A handmade message of protest by Sarah Corbett. Credit: YES! Magazine. All rights reserved.
When Betsy Greer saw political puppets at the Village Halloween Parade in New York City, she realized that activism doesn’t have to be “loud and brash.” A creative statement, like the gentle giants of the parade, could be just as powerful.
Greer began combining activism and protest with her own crafting. She coined the term “craftivism,” which she defines as “a way of looking at life where voicing opinions through creativity makes your voice stronger, your compassion deeper, and your quest for justice more infinite.”
Greer uses knitting, cross-stitching, and embroidery to convey important messages—like her cross-stitched images of anti-war graffiti. Her latest project involves embroidering statements about the experience of Post Traumatic Stress Disorder to raise awareness about the disorder. The domesticity of the medium makes the messages more accessible.
Greer says craft is an effective method of advocacy because of the attention and involvement it requires. “We all have personal histories with crafts in some ways, whether we remember learning to sew at school or recall our grandmothers sitting by the fire knitting.” It’s a personal activity that allows for more connection with other people and further connection to a cause.
Another craftivist, Sarah Corbett, felt she was an introvert whose personality and skills were not best suited to traditional protest methods. Rather than wear herself out with marches, demonstrations, and petitions, Corbett put her talents to work by turning to the slow, thoughtful placement of messages in public places.
Corbett started blogging as “A Lonely Craftivist” before branching out to form the Craftivist Collective in 2009. The collective focuses on being positive and non-threatening - more meditative than preachy. Messages like “Charity begins at home but should never end there” are cross-stitched onto small, colorful pieces of cloth in gestures that are inviting rather than confrontational.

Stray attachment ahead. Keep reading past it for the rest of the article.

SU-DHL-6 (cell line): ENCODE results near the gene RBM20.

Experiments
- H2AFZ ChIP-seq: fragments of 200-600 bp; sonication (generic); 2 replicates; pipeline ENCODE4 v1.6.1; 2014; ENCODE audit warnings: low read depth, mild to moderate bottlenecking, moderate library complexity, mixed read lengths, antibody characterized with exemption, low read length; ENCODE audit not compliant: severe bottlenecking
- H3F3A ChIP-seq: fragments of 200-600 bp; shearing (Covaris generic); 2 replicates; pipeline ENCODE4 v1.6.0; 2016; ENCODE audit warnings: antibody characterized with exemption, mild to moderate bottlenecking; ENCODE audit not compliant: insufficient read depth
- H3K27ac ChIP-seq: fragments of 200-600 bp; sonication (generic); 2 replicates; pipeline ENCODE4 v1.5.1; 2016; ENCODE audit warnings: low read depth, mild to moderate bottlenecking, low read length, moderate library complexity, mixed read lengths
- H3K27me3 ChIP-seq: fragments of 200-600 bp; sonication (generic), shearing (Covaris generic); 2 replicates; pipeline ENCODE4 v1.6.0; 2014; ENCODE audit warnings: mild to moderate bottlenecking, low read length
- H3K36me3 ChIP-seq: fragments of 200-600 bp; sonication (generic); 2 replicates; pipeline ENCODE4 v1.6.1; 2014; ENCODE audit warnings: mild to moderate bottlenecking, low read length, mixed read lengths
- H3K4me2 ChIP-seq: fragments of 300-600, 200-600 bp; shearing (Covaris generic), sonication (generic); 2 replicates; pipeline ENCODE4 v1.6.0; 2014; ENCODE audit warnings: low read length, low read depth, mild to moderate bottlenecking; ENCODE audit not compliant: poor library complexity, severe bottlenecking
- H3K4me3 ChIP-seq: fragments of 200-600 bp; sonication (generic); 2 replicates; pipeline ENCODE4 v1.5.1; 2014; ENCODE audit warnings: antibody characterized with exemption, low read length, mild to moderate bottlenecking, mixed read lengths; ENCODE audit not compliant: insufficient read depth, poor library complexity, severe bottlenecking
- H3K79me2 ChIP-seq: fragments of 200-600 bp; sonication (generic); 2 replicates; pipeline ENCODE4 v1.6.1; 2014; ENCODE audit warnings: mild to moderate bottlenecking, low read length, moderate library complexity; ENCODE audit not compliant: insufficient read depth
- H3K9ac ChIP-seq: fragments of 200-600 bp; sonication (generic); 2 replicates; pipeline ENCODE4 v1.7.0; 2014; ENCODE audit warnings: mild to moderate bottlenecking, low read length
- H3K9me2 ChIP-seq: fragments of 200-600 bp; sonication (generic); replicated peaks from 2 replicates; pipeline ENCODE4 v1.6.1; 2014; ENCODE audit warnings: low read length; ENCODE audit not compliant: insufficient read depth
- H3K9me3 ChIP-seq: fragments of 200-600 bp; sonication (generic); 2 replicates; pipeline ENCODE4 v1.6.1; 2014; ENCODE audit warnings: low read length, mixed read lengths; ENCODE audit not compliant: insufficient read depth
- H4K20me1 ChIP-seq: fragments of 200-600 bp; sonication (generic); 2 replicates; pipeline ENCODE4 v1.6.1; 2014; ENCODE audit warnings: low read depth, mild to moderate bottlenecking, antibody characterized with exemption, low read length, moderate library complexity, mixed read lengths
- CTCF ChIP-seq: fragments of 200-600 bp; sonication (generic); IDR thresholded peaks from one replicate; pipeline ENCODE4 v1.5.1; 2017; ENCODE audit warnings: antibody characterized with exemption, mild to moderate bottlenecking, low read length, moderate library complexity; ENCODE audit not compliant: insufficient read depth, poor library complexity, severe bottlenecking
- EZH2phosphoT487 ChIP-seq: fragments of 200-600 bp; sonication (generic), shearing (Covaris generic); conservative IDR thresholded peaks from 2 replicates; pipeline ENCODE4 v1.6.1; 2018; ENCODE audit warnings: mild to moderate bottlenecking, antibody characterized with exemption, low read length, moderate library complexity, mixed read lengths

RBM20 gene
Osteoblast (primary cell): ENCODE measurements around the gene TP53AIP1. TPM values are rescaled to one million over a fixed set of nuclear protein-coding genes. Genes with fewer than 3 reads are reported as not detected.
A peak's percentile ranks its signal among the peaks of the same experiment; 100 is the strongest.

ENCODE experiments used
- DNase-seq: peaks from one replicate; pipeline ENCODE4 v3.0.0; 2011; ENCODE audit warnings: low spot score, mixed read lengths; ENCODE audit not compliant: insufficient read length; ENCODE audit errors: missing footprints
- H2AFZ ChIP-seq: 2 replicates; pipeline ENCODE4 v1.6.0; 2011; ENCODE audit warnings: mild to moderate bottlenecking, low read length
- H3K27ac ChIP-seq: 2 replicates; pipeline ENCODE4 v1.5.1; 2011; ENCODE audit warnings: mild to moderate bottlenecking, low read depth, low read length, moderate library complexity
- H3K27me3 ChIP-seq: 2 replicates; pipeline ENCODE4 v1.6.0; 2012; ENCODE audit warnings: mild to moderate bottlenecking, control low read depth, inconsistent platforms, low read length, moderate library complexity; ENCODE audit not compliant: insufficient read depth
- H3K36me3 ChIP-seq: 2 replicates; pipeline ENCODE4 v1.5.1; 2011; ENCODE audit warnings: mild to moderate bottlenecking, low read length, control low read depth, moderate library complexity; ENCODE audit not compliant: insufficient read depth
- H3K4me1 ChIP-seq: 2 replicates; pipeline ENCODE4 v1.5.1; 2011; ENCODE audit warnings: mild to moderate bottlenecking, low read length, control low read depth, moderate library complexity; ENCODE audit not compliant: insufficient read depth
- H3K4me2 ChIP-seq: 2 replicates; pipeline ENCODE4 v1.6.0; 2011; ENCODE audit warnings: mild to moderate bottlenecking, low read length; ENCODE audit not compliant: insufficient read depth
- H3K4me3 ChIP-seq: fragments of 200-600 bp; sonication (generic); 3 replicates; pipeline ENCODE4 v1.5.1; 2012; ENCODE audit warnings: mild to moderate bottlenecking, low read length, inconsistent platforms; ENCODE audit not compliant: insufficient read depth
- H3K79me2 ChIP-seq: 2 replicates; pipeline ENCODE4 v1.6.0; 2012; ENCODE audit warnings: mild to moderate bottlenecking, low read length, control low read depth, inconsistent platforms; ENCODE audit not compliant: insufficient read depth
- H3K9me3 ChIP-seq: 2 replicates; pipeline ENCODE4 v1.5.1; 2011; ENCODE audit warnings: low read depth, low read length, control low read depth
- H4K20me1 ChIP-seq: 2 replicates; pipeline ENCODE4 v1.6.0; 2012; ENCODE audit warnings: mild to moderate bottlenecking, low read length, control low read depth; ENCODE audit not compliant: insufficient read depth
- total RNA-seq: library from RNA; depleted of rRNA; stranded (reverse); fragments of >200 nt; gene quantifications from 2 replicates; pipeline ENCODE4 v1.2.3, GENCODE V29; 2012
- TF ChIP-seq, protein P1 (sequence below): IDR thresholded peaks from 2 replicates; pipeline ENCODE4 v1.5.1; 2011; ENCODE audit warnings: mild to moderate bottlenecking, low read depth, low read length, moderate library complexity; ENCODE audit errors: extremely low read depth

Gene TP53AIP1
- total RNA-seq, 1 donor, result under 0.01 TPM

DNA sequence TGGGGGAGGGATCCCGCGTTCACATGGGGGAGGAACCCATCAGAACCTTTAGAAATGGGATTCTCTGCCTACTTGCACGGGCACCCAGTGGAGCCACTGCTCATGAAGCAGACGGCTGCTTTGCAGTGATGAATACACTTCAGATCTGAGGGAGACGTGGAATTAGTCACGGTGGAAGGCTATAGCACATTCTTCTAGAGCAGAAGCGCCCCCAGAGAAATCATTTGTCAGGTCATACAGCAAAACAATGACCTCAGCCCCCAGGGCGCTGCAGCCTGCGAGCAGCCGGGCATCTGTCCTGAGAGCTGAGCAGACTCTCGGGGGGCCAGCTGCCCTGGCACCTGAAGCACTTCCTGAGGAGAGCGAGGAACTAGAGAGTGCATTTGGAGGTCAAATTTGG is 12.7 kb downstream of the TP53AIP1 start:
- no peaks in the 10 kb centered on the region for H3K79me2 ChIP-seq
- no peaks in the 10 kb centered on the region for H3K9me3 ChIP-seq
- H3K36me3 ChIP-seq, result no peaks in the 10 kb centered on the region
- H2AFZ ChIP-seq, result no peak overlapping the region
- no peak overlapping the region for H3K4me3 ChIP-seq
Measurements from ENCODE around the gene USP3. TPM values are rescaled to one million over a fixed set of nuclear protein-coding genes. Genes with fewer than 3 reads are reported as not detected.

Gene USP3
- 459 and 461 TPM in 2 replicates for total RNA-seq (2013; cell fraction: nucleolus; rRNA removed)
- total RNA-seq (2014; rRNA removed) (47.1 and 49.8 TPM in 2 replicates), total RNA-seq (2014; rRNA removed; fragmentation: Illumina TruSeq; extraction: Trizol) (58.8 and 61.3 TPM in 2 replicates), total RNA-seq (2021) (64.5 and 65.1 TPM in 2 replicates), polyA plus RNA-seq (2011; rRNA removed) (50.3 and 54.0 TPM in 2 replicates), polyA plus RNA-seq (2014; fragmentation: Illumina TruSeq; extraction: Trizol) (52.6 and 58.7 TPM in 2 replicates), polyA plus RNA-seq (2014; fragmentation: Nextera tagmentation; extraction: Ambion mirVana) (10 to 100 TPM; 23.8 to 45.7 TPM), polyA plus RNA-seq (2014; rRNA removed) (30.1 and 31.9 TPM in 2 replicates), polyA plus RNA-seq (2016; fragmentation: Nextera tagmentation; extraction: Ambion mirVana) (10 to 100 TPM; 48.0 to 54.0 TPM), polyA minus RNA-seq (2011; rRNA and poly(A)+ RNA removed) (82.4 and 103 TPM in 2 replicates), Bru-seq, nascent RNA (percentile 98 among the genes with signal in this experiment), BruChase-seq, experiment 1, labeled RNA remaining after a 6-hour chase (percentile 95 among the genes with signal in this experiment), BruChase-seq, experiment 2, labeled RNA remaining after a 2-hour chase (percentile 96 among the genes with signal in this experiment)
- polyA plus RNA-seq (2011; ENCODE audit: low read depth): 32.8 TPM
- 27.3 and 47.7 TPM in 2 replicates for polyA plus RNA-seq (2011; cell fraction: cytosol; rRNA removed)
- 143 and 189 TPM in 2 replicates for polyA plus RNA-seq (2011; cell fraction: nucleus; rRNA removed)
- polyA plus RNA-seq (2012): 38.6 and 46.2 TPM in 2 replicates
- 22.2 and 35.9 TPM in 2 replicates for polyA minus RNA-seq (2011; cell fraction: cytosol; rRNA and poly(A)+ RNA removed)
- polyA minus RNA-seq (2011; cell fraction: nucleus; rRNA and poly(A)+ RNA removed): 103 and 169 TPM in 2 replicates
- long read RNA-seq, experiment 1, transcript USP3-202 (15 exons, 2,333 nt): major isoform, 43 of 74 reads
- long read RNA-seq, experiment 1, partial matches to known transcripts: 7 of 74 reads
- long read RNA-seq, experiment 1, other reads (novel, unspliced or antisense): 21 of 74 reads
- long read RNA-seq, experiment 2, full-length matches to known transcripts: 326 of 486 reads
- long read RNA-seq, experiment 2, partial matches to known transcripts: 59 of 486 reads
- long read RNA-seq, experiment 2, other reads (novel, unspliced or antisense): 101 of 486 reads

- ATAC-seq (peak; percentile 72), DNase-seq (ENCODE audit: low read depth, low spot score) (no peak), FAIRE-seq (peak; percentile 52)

Whether it is crafters cross-stitching miniature messages of protest or passersby noticing the small, eye-catching banners that are mounted in public places, Corbett’s brand of craftivism allows people to engage in their own way and on their own time. The hours, days and weeks it takes to make a work of craftivism allow people more time to ponder the issues at hand. Group crafting sessions like the collective’s “stitch-ins” become safe spaces for discussion.
Based in the United Kingdom but inspiring action around the world, Corbett and the Craftivist Collective encourage people to thread their activism through all aspects of their lives—their hobbies included.
Artist Cat Mazza’s first brush with activism came from working with the hacktivists of the Carbon Defense League. Their use of “tactical media” inspired her to start MicroRevolt, a feminist group that fuses anti-sweatshop activism with crafting, performances, workshops, and web-based projects.
Mazza’s “Nike Blanket Petition” was a MicroRevolt anti-sweatshop project undertaken between 2003 and 2008 that she says aimed to challenge the corporate monopoly of Nike. The blanket - a 15-foot-wide quilt - carries a large, white Nike ‘swoosh’ on a crimson background, with multicolored patches stitched along the border. Crafters from 40 countries and states across the USA knitted or crocheted squares for the quilt and signed a petition urging Nike to adopt fair labor practices.
In another of MicroRevolt’s projects, the sometimes-subverted logos of sweatshop offenders like Gap, Disney, and Apple were knitted into leg warmers, sweaters, and patches. Anyone can design their own version of these “logoknits” using MicroRevolt’s free web application called “knitPro.” The purpose is to “initiate dialogue about labor issues,” says Mazza, who describes herself as an artist rather than a craftivist.
Whichever word is used, Greer, Corbett, Mazza and many other artist-activists are showing how something as simple as a patch on a blanket can be used to protest the shadow side of the global economy.
This article first appeared in YES! Magazine, and is republished here with permission.
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